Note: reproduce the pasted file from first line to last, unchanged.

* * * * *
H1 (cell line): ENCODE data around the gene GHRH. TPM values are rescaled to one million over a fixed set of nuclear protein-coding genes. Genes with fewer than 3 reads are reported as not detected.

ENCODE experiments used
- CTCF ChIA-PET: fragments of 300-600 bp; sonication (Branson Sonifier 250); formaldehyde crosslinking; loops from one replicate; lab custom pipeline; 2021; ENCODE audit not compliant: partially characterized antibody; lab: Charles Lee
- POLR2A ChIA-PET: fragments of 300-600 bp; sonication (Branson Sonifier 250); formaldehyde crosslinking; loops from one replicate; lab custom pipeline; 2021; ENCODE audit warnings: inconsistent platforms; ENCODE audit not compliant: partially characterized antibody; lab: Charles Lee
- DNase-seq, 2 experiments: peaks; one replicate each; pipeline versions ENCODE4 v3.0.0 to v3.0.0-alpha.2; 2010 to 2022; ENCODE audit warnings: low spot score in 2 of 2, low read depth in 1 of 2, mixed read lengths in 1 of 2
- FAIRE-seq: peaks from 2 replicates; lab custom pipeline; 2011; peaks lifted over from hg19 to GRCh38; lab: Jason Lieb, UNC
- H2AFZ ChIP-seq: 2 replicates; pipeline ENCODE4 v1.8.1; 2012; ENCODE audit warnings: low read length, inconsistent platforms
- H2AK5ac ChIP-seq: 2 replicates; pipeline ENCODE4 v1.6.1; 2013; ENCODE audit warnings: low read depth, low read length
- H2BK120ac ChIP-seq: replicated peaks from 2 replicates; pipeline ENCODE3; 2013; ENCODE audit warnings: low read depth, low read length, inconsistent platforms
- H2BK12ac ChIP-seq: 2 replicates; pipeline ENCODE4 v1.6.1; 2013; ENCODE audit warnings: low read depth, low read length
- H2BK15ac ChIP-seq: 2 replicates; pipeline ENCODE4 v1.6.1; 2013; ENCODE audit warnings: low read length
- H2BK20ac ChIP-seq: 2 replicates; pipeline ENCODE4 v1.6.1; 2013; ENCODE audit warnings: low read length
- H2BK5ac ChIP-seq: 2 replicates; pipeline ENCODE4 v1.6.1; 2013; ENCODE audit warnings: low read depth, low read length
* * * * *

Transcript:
H1 (cell line): ENCODE data around the gene GHRH. TPM values are rescaled to one million over a fixed set of nuclear protein-coding genes. Genes with fewer than 3 reads are reported as not detected.

ENCODE experiments used
- CTCF ChIA-PET: fragments of 300-600 bp; sonication (Branson Sonifier 250); formaldehyde crosslinking; loops from one replicate; lab custom pipeline; 2021; ENCODE audit not compliant: partially characterized antibody; lab: Charles Lee
- POLR2A ChIA-PET: fragments of 300-600 bp; sonication (Branson Sonifier 250); formaldehyde crosslinking; loops from one replicate; lab custom pipeline; 2021; ENCODE audit warnings: inconsistent platforms; ENCODE audit not compliant: partially characterized antibody; lab: Charles Lee
- DNase-seq, 2 experiments: peaks; one replicate each; pipeline versions ENCODE4 v3.0.0 to v3.0.0-alpha.2; 2010 to 2022; ENCODE audit warnings: low spot score in 2 of 2, low read depth in 1 of 2, mixed read lengths in 1 of 2
- FAIRE-seq: peaks from 2 replicates; lab custom pipeline; 2011; peaks lifted over from hg19 to GRCh38; lab: Jason Lieb, UNC
- H2AFZ ChIP-seq: 2 replicates; pipeline ENCODE4 v1.8.1; 2012; ENCODE audit warnings: low read length, inconsistent platforms
- H2AK5ac ChIP-seq: 2 replicates; pipeline ENCODE4 v1.6.1; 2013; ENCODE audit warnings: low read depth, low read length
- H2BK120ac ChIP-seq: replicated peaks from 2 replicates; pipeline ENCODE3; 2013; ENCODE audit warnings: low read depth, low read length, inconsistent platforms
- H2BK12ac ChIP-seq: 2 replicates; pipeline ENCODE4 v1.6.1; 2013; ENCODE audit warnings: low read depth, low read length
- H2BK15ac ChIP-seq: 2 replicates; pipeline ENCODE4 v1.6.1; 2013; ENCODE audit warnings: low read length
- H2BK20ac ChIP-seq: 2 replicates; pipeline ENCODE4 v1.6.1; 2013; ENCODE audit warnings: low read length
- H2BK5ac ChIP-seq: 2 replicates; pipeline ENCODE4 v1.6.1; 2013; ENCODE audit warnings: low read depth, low read length